In our last installment of Rare Rides Icons, we noted exterior visual differences between the Eldorados of 1953 and 1954. While the first Eldorado wore bodywork unique to the model, the second generation relied on trim and some badging to justify its price increase over the lesser Series 62. Today we slide into the Eldorado’s leather-clad interior to see how things fared in the transition to a mass-produced model.
We return to the Cadillac Eldorado saga today by popular demand. In our last entry, we delved into the engineering and platform changes that arrived for the entire Cadillac line in 1954. In short, the same C-body platform continued in use for Series 62, Sixty Special, and Eldorado with new bodywork and additional standard features. Eldorado was repositioned in ‘54 to become mass market, and lost its unique styling. That meant visual differences between it and the lesser Series 62 convertible were down to pieces of trim.
In 2017, General Motors sold Opel and Vauxhall to Frances PSA Group — which later merged with Fiat Chrysler to form Stellantis — basically ending its involvement with the European market. However, the company vowed a return in 2023 and that’s now taking place in Switzerland.
No one, but no one, needs a 2023 Cadillac Escalade V-Series.
Sure, some folks can make a reasonable argument for needing a large SUV for towing or hauling people and stuff. Far fewer people who drive these things need them rather than want them, but there is a use case.
Not for the V.
As we learned in our last installment, when the second generation Eldorado debuted in 1954 it was repositioned at Cadillac. No longer was it an ultra expensive and largely hand-built conveyance for a select few who could afford it. Rather it appeared as a sort of premium trim package on top of the company’s bread and butter Series 62. No unique body panels, no special interior design, no single-model windshield. Was there much left to differentiate Eldorado from its sibling?
The Cadillac CT5 is getting an overhaul for 2025, bringing revised interior and exterior styling, new tech, and more standard safety features. The car’s powertrain remains unchanged, and there’s no word yet on a performance variant, but the updated sports sedan should still be compelling enough to be competitive in the new world of electrification.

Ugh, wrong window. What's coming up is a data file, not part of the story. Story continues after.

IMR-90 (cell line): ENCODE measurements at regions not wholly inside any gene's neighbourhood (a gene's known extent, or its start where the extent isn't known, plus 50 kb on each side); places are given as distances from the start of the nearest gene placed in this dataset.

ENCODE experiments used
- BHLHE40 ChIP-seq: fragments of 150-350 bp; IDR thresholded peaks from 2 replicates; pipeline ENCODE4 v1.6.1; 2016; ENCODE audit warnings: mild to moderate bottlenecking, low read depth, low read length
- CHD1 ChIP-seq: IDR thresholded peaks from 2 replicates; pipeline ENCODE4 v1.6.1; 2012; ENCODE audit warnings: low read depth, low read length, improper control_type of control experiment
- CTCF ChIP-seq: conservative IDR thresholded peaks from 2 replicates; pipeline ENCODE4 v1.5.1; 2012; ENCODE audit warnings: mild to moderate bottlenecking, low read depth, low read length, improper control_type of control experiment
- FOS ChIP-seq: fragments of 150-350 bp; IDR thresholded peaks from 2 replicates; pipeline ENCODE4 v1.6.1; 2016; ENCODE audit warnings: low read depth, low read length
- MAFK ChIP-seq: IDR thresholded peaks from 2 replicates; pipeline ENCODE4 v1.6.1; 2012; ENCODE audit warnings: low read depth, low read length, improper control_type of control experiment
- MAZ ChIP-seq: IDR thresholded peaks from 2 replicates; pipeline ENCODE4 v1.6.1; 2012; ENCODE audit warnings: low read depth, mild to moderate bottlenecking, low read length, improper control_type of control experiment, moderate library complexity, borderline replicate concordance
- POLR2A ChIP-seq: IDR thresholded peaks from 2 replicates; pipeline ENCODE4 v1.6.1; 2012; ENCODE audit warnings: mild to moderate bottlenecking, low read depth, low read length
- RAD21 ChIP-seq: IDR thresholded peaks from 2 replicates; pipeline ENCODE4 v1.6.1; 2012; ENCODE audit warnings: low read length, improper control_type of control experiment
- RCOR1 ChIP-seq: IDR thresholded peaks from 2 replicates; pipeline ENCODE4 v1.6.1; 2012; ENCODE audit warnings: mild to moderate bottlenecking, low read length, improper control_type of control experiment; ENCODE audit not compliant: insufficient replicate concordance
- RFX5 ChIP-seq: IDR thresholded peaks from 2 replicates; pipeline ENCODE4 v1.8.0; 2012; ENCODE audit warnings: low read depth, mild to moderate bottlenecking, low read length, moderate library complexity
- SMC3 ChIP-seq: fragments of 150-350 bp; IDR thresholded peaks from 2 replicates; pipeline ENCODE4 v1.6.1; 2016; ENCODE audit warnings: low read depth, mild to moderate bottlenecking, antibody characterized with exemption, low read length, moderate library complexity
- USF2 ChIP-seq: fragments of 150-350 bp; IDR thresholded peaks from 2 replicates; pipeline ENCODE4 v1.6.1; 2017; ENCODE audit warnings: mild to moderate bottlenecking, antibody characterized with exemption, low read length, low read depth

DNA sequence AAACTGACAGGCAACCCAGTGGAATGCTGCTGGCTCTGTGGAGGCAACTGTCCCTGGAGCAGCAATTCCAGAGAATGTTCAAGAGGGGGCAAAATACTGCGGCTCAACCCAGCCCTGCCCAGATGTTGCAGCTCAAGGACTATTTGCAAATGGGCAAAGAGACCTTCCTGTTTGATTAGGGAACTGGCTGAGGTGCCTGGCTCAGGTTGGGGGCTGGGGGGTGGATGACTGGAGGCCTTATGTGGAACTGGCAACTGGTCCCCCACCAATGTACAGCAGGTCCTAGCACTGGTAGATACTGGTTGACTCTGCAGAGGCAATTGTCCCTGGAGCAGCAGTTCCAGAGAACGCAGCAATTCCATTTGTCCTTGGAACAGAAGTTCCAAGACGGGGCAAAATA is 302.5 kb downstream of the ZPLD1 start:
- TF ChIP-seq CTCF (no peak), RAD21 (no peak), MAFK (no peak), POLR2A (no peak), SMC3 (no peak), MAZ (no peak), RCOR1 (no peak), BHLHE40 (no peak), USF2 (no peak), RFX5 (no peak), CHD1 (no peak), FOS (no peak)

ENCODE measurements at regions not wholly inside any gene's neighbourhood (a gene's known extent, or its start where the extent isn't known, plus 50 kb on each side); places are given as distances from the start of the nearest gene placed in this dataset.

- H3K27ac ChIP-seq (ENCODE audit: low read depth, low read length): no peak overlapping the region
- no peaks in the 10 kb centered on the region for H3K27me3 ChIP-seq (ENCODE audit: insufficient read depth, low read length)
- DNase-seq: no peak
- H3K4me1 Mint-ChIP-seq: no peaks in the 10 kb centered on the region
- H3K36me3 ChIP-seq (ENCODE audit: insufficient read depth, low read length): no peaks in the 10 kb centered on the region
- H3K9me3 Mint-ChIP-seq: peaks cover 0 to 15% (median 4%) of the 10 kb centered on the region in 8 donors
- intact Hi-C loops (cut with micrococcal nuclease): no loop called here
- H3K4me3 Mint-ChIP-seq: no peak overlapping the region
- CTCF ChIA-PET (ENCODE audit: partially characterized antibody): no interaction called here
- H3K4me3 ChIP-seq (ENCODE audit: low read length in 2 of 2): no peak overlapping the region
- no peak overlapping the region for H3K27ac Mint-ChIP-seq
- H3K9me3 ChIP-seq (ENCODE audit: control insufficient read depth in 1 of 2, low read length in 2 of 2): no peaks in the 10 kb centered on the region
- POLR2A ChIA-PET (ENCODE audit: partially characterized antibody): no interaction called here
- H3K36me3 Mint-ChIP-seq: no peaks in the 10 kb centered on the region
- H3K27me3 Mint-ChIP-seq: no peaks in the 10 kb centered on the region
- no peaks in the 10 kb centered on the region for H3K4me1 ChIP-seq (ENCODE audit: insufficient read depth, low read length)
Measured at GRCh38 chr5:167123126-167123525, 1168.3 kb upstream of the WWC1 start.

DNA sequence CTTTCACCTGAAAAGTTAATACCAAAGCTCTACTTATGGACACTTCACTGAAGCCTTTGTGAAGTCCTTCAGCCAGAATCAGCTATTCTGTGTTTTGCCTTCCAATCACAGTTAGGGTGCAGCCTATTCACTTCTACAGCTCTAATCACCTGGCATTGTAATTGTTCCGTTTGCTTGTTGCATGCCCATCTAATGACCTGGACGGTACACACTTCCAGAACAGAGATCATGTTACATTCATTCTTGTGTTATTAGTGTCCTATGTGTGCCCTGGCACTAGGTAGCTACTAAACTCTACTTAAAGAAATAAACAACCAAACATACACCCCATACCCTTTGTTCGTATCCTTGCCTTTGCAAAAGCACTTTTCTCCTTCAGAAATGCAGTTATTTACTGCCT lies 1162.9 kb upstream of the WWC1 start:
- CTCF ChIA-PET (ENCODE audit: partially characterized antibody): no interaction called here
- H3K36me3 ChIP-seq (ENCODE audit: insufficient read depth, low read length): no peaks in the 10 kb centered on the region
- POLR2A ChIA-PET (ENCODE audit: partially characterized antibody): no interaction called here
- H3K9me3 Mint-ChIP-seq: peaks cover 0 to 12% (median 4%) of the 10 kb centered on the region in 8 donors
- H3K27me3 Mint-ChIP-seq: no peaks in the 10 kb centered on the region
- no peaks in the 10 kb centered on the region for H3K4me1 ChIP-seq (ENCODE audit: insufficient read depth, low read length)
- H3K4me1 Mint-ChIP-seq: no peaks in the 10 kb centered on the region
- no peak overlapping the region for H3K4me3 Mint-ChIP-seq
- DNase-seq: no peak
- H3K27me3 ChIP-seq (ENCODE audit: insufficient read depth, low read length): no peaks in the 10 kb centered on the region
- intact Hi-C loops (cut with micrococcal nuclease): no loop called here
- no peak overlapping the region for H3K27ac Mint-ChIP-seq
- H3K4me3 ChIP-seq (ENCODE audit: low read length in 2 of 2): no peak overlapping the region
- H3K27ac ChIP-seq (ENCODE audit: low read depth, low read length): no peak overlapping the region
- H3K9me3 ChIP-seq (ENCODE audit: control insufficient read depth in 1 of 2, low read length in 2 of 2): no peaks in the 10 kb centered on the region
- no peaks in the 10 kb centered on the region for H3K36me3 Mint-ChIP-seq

Of the three high-dollar, limited-production two-door convertibles GM debuted in 1953, Cadillac’s Series 62 Eldorado was far and away the most expensive. With its drop-door styling, a loaded interior covered in additional leather, and a sky-high $7,750 price tag, Eldorado was out of the reach of the majority of consumers. And though it sold only 532 examples, GM felt the model’s future was bright. That is if they could just cut the asking price down to something more reasonable. Enter the all-new 1954 Eldorado, swimming in a sea of fins.
In our last Eldorado entry, we discussed the exterior differences between Cadillac’s standard Series 62 convertible and the limited production Eldorado. Visual differences were few, and limited to a revised window line via “drop door” sheet metal, and a wraparound windshield that was fitted only to the Eldorado in ‘53. There were interior differences too, though they didn’t quite add up to the “specially designed instrument panel” claim in the marketing.
At first, I didn’t like the 2023 Cadillac CT4 V-Series Blackwing. I found it a little too stiff riding and I wasn’t sure the chassis was as well sorted as it should be.
Then I found the space to open it up. Whoo boy.
My initial take faded away as I realized that this is a car that needs to be allowed to play.
We began our journey through 50-plus years of the Cadillac Eldorado last week. Conceived as a new high-end convertible in the years leading up to the personal luxury car, the Series 62 Eldorado “sports convertible” wore unique sheet metal to all other Cadillac models in 1953. Joined that year by the Oldsmobile Ninety-Eight Fiesta and Buick Roadmaster Skylark, the trio represented GM’s new high-cost, low-volume halo convertible experiment. Unlike later examples of two-door vehicles from the three most expensive GM brands, these three were not the same underneath.
After completing our extensive Rare Rides Icons coverage of every Lincoln (Continental) Mark between 1939 and 1998, it seems only fair we cover the Mark’s arch-rival in a similar fashion. Though the General Motors competition arrived long after the Continental name was applied to a Lincoln, its history is equally varied and interesting. Come along as we learn about another luxurious subject: the Cadillac Eldorado.
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- ToolGuy "Mr. President, no government agency, no think tank, and no polling firm knows more about the automobile customer than us. We talk to customers every day. As retail automotive dealerships, we are agnostic as to what we sell. Our business is to provide customers with vehicles that meet the needs of their budgets and lifestyles.”• How many lies can you fit into one paragraph?
- Spamvw Three on the tree, even Generation X would have a hard time stealing one of those.
- ToolGuy This trend of cyan wheels needs to end NOW.
- Kwik_Shift Interesting nugget(s) of EV follies. https://x.com/WallStreetApes/status/1729212326237327708?s=20
- SaulTigh I've said it before and I'll say it again...if you really cared about the environment you'd be encouraging everyone to drive a standard hybrid. Mature and reliable technology that uses less resources yet can still be conveniently driven cross country and use existing infrastructure.These young people have no concept of how far we've come. Cars were dirty, stinking things when I was a kid. They've never been cleaner. You hardly ever see a car smoking out the tail pipe or smell it running rich these days, even the most clapped out 20 year old POS. Hybrids are even cleaner.